Friday, December 10, 2010

Despite Promises, Toys R Us Still Selling 'Toxic Toys'....

Looking for chemical-free toys this Christmas season? A group of advocates warns that Toys "R" Us is not the place to shop.
A recent report, commissioned by the Center for Health, Environment and Justice in conjunction with the Teamsters Office of Consumers Affairs finds high levels of polyvinyl chloride (PVC) and other chemicals in toys sold at the store. Although two years ago Toys "R" Us promised to reduce the use of PVC in the toys they sell and to offer more PVC-free products, the store has "not kept its promise."
Their investigation found that 72 percent of the toys tested contained high levels of chlorine, which indicates they were most likely made of PVC. Toys testing positive for PVC were not labeled as such.
A widely used type of plastic, PVC is often a harbinger of harmful chemicals. During production of the plastic, workers can be exposed to vinyl chloride and dioxin, both known carcinogens. Normally rigid, PVC requires the addition of plasticizers and stabilizers, like phthalates, lead and organotins. Phthalates are linked to a wide range of health problems, including asthma, allergies and reproductive problems. Most childcare products and kid's toys containing greater than 0.1 percent of certain phthalates are considered banned hazardous substances, according to, a group that researches chemicals in consumer products.
The Consumer Product Safety Commission is reviewing phthalates in children's toys, including a two-day meeting this week to study the effect on children's health of all phthalates and phthalate alternatives used in children's toys and products. Some states and the EU have already banned the use of the chemicals in toys.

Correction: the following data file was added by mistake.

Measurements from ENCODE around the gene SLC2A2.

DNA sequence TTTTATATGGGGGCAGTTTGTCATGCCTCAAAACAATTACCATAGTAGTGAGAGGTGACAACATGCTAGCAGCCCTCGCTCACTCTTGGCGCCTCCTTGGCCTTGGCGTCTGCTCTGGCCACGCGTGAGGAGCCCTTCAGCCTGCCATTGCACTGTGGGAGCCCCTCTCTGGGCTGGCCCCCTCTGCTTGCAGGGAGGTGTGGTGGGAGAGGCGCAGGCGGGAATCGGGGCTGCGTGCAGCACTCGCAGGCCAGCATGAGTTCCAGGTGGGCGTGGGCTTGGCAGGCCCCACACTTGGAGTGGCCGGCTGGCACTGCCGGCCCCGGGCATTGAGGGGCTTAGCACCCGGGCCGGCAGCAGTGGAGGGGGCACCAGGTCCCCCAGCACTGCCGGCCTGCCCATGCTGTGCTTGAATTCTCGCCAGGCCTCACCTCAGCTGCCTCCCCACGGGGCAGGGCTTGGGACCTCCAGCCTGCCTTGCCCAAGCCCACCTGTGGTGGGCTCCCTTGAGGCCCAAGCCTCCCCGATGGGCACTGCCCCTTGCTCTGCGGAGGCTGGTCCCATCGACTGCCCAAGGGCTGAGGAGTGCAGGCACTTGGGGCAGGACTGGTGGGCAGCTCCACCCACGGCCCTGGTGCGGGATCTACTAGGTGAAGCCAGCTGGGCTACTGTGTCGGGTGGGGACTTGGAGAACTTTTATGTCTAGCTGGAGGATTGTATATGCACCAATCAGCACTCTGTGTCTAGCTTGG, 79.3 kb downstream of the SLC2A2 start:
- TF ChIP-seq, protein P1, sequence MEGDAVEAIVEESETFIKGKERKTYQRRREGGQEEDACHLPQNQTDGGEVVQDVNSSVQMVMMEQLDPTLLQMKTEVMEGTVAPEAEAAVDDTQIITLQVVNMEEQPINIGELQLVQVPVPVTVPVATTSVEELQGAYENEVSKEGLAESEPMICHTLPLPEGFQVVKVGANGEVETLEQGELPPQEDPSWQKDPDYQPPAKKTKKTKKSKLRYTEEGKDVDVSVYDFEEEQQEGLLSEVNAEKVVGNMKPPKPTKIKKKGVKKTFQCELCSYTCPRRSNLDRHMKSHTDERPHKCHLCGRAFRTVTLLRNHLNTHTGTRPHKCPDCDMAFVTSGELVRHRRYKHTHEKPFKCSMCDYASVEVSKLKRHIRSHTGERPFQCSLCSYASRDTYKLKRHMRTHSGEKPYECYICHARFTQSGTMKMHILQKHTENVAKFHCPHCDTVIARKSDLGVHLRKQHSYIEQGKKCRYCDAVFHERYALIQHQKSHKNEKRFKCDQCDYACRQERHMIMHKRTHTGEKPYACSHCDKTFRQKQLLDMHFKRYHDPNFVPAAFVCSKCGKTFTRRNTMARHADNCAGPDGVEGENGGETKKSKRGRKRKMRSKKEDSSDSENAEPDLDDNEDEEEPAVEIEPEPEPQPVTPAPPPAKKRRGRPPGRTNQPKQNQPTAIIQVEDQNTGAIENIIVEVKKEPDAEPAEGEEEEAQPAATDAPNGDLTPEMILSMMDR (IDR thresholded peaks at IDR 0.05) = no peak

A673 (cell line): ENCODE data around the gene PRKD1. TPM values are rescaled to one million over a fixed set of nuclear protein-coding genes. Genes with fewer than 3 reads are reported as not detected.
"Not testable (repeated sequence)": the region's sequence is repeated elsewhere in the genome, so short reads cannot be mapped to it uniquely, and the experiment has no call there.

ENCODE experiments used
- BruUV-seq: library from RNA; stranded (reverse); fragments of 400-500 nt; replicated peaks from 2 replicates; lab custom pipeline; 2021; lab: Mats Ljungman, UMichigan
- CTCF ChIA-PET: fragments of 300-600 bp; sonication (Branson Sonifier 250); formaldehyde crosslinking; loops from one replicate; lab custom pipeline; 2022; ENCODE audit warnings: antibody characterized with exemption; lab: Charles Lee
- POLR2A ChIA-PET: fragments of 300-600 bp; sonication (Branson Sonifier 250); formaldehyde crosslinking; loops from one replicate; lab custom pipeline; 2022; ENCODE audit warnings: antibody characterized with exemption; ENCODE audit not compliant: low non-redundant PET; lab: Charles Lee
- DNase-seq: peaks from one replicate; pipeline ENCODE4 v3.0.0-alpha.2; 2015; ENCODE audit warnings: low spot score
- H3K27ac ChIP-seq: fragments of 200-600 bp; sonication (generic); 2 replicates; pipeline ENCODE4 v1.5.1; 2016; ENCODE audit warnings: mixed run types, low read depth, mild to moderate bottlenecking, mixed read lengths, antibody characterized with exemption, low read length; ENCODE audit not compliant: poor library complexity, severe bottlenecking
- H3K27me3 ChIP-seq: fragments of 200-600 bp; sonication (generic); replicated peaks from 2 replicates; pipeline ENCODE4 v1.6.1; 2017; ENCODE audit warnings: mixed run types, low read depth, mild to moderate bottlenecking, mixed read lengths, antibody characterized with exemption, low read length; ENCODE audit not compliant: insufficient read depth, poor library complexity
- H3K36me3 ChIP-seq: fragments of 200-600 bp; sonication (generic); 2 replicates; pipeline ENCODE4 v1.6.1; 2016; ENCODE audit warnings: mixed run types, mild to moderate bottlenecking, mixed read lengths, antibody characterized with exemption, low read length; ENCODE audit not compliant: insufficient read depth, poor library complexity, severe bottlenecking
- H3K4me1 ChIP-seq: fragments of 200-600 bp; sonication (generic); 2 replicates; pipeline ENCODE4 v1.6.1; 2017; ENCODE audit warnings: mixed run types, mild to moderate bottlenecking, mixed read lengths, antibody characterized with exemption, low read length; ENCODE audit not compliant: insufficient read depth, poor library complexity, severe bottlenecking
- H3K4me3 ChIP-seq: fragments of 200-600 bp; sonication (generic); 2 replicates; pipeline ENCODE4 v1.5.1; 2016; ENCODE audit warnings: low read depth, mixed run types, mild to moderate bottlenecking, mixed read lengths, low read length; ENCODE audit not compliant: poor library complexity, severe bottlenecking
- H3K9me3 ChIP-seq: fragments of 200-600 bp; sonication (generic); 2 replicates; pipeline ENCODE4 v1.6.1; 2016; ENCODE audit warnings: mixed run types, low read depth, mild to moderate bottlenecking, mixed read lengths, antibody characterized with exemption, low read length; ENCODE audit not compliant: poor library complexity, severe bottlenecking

The CHEJ report also found that 20 percent of the toys in the study contained tin, indicating the presence of organotins in the toys.
"Two years ago, millions of toys were recalled because they were contaminated with lead. This new investigation found that Toys R Us and their suppliers have replaced one toxic hazard, lead, with another, organotins. Toys R Us need to finish the job and get PVC and organotins out of the toys they sell once and for all," said Jeff Gearhart, Research Director at the Ecology Center, in the CHEJ press release.
Since the report found Toys "R" Us had not kept their promise to phase out PVC, a coalition of environmental justice, parents and children's health groups launched a new website,"Toxic Toys R Us," in an effort to hold them accountable this holiday season and to encourage them to phase out toxic plastics. On Black Friday, they launched a Facebook campaign and had supporters use the "Toxic Toys R Us" logo as their Facebook picture. As the holidays approach, it's likely the pressure will mount for Toys "R" Us to go PVC-free.
Tell Toys "R" Us to stand up to their promise of phasing out PVC products and offering PVC-free products by signing the Center for Environment, Health and Justice's petition.

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